Some describe the Texas cheerleader scandal as a case of "girls gone wild," and others would say that it's a case of parenting gone badly. Either way, no one denies that the behavior and antics of the senior cheerleaders on the 2006 North McKinney High School squad were a serious problem.
History of Bawdy Behavior
The so-called "Fab Five" consisted of Karrissa Theret, Danielle Billelo, Shaunika Dancy, Brittney Rader, and Elizabeth Griffin. What eventually escalated as an infamous scandal was but a reflection of four years of bad behavior from the girls, starting from around 2002. They were seen as an elite clique that was "blatantly mean to other students, obnoxiously rude to teachers, and callously manipulative of their coaches."
A Lack of Discipline
Parents and school administration reportedly tolerated and even enabled such behavior. Notably, Linda Theret, principal of North McKinney High School, was also Karrissa Theret's mother. She was accused of not only failing to discipline the girls, but also of covering up their antics to allow them to stay on the squad and continue behaving badly.
Since the girls refused any sort of discipline, they went through five cheerleading coaches in three years. Michaela Ward was their last coach. She attempted to bring what she felt was a culture of entitlement to a halt late in 2006.
Cheerleaders Behaving Badly
The seniors on the North McKinney High School cheerleading squad caused a scandal to erupt when they posed in racy photos while wearing their uniforms. They shared the photos online in 2006.
The Notorious Pictures
The infamous photos depicted the cheer girls in a variety of compromising situations. These included girls in bikinis sharing bottles of booze and girls in risqué poses giving glimpses of their underwear. The final straw was when the "Fab Five" posed (in uniform no less) at a Condoms to Go store holding candles shaped like penises. One of the girls appeared to be simulating oral sex. The photos were posted on MySpace.
Scapegoating Michaela Ward
While the Fab Five photos became the center of the media storm, it was cheerleading coach Michaela Ward who was forced to resign in October 2006 when, according to her, all efforts to discipline the girls were undermined by the administration.
Perhaps making the school administration look worse, they released a public attack on Ward's character and accused her of making false allegations. She sued the school district and in many ways became the scapegoat of this story.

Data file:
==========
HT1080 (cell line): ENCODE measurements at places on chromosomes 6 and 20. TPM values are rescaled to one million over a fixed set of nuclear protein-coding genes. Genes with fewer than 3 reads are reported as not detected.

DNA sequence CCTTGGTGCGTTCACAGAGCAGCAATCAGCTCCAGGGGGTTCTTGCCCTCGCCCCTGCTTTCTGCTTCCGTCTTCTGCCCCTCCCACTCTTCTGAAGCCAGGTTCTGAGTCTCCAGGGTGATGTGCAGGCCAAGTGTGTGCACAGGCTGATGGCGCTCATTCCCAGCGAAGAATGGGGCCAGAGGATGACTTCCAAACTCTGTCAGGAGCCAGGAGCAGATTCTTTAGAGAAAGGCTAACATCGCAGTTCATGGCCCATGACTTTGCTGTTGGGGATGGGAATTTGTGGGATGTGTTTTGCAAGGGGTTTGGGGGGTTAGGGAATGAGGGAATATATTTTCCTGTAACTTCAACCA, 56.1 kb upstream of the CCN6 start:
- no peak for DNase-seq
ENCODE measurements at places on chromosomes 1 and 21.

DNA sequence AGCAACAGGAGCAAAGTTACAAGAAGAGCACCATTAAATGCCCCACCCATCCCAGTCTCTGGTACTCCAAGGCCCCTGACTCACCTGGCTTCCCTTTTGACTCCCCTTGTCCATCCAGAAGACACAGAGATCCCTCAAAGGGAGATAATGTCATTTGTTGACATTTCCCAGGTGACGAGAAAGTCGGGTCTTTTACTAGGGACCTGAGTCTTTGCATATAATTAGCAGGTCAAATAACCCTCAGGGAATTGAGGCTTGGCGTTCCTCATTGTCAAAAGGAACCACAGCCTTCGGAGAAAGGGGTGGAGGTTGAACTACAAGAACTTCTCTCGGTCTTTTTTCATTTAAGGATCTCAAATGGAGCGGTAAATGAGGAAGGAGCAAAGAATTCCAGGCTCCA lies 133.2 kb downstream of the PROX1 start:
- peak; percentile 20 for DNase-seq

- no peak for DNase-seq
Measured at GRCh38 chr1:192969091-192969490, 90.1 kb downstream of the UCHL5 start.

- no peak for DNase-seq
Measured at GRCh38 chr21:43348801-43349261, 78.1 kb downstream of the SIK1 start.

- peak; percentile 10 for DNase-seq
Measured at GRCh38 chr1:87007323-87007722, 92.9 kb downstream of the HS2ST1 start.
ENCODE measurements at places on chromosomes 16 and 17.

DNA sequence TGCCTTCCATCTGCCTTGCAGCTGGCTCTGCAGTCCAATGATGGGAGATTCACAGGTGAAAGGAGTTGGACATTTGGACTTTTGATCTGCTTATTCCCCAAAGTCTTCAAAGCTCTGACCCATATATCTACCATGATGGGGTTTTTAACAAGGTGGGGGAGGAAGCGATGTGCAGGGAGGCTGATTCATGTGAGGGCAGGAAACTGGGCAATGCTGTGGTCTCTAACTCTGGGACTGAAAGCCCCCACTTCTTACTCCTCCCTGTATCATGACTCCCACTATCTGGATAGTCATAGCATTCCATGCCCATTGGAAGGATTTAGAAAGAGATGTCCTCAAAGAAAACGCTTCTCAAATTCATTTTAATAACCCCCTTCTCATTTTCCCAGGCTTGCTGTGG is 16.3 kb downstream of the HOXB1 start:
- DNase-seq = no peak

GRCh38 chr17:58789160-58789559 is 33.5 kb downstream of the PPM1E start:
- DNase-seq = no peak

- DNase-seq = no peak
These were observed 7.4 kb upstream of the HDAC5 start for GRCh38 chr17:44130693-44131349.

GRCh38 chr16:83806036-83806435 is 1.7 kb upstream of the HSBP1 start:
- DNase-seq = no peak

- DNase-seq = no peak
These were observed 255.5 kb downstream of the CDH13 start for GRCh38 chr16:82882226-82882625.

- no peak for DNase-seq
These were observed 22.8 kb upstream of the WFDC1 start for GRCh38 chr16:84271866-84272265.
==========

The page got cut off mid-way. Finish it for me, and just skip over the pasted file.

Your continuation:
A Formal Investigation
Upon further investigation in the winter of 2006, Dallas attorney Harold Jones found numerous parties at fault, including the administration, as well as cheerleading coach Michaela Ward. He noted that the photos were merely depicting what had become a four year tyranny of the Fab Five. One teacher said the girls were so untouchable, gang members were nothing by comparison.
Who's at Fault in the Texas Cheerleader Scandal?
Determining who is at fault in this story is complicated. Now that there has been a full investigation, most people are inclined to believe Harold Jones, noting that what was missing was a lack of adults willing to be the adult. According to Jones, no one in this situation was innocent. He cites:
- Michaela Ward for befriending and enabling the girls
- Linda Theret for covering up scandals and failing to discipline the girls
- Other teachers for choosing career advancement over stepping up
- The girls for being disobedient and flippant
- Assistant principal Richard Brunner for looking the other way
- The media for running amok with a story and sensationalizing it to make more money
The girls noted that Ward, who was 26 at the time, tried to get chummy with them and never disciplined them. Ward denies this, stating that they "never had that sort of relationship."
Where Are They Now?
While the original scandal still features prominently in web searches, all parties involved appear to have moved on with their lives.
The Fab Five
The former cheerleaders may be keeping out of the public spotlight since the incident, as minimal information can be found online about a few of them.
- Danielle Billelo is currently an event and office manager with Flexport in New York City.
- Shaunika Dancy may be an aspiring actress or model.
- Karrissa Theret currently resides in either Lufkin or Nacogdoches in Texas.
- Brittney Rader works as the Director of Business Development at TierPoint in Dallas.
- Elizabeth Griffin graduated high school early and attended college.
Theret lost her job as principal over the incidents. However, she maintains that those who were in authority over her resisted her efforts to discipline the girls. In 2009, Linda Theret was hired by the Laredo Independent School District as their Executive Director of Curriculum, a position she still holds.
According to Ward, she was the only solid voice of reason in the situation. She certainly walked away in the best shape. While the district and the media slammed her character, she is still coaching cheerleading and pursued a Master's Degree. She sued the school district for wrongful termination and defamation, but eventually dropped the suit.
A Case of Discretionary Discipline
Many school officials operate under a certain freedom to use their own discretion in difficult situations. In this case, all adult parties say they acted in the way they thought was most fitting given the scenario. Lifetime Television made a movie in 2008 based on these events.